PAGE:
Results: Synthetic Benchmarks
First on our list of benchmarks is the PCMark 7 Performance Ratings Test.
While the performance rating difference between these two systems isn’t huge, it is quantifiable. The additional memory channel appears to lend Dell's solution an advantage, at least in this synthetic metric, regardless of the fact that both systems have the same processor, graphics, and SSD.
The overall results show the Yoga 13 playing catch-up to the Dell XPS 12.
In running a detailed, three-stage CPU performance test, we can see in greater detail how the respective system processors handle various synthetic tasks. As many already know, the processor is only as good as the weakest system device supporting it.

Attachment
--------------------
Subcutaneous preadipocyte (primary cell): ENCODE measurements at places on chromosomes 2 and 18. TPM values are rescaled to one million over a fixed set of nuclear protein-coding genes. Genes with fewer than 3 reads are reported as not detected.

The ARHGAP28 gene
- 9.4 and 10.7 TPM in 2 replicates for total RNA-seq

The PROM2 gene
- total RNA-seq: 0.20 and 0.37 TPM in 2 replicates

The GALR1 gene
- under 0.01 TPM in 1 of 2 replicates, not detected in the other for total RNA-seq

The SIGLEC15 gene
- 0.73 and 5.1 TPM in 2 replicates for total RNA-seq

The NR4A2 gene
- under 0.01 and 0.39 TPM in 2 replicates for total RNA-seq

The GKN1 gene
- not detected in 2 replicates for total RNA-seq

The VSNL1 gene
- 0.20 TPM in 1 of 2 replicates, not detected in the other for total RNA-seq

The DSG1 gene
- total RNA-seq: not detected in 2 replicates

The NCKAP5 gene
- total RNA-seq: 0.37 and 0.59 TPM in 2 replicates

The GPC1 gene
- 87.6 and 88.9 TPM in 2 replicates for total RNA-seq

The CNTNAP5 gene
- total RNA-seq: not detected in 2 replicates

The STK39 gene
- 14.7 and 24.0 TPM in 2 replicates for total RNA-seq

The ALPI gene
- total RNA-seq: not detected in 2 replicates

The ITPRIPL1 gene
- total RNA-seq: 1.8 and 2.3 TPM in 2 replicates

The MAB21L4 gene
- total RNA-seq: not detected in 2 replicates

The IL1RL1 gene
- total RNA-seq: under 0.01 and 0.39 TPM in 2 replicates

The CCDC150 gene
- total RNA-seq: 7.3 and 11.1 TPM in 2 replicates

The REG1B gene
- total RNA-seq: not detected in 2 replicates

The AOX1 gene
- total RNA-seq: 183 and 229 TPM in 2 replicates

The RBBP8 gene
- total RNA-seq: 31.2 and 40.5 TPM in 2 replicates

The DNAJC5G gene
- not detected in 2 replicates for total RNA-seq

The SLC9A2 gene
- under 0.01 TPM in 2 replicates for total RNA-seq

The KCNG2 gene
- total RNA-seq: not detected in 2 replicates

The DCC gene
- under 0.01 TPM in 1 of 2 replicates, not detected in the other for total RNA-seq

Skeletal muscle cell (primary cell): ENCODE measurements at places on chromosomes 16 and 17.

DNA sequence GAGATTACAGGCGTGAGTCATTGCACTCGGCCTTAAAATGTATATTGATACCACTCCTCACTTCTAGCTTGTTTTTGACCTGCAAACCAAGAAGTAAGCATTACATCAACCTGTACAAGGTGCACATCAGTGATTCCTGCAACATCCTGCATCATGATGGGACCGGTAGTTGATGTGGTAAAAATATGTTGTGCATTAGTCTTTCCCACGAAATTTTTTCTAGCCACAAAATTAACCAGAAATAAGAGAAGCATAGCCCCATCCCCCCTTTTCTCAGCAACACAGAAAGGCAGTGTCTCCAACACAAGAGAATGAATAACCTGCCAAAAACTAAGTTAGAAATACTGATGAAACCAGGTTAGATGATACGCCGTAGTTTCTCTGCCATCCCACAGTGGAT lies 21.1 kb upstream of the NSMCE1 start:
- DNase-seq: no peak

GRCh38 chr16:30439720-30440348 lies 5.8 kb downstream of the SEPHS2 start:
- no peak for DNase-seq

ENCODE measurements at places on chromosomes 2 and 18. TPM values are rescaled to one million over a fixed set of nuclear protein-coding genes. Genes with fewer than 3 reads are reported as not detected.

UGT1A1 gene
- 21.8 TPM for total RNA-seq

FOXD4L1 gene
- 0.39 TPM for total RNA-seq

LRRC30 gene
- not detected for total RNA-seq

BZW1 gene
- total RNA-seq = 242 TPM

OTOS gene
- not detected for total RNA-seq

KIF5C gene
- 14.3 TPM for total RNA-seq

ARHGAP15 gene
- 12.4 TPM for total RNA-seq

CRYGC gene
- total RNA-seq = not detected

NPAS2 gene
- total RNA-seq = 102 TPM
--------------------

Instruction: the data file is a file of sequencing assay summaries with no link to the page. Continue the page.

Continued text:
The Dell system shows substantive gains over the Yoga 13 in five out of nine tests.
While the low-voltage processors are still a little toasty, let’s throw Cinebench R11.5 into the mix and see how they respond.
The scores in this benchmark are even in the single-threaded workload, while the XPS 12 enjoys a slight lead over the Yoga 13 in the multithreaded test.
Next, we politely stress Intel's HD Graphics 4000 engine using 3DMark 11 and the graphics portions of PassMark Performance Test v8.0.
As expected, the results are nothing to bowl us over. And before someone asks, no, neither system can play Crysis. With that said, lightweight games like Angry Birds: Star Wars and Fruit Ninja perform great on both systems. Online media-streaming services like Amazon Instant Video, Hulu, Netflix, and YouTube offer fluid video playback even in high-quality or HD modes. Casual media encoding projects are also possible.
In revisiting Lenovo’s decision to configure the Yoga 13 with a single memory channel, we can see how it affects performance, though nowhere near as much as we might expect when looking at the raw bandwidth numbers.
While on the subject, we might as well explore the performance ratings of the two OEM versions of the same PM830 SSD installed in both the Yoga 13 and XPS 12.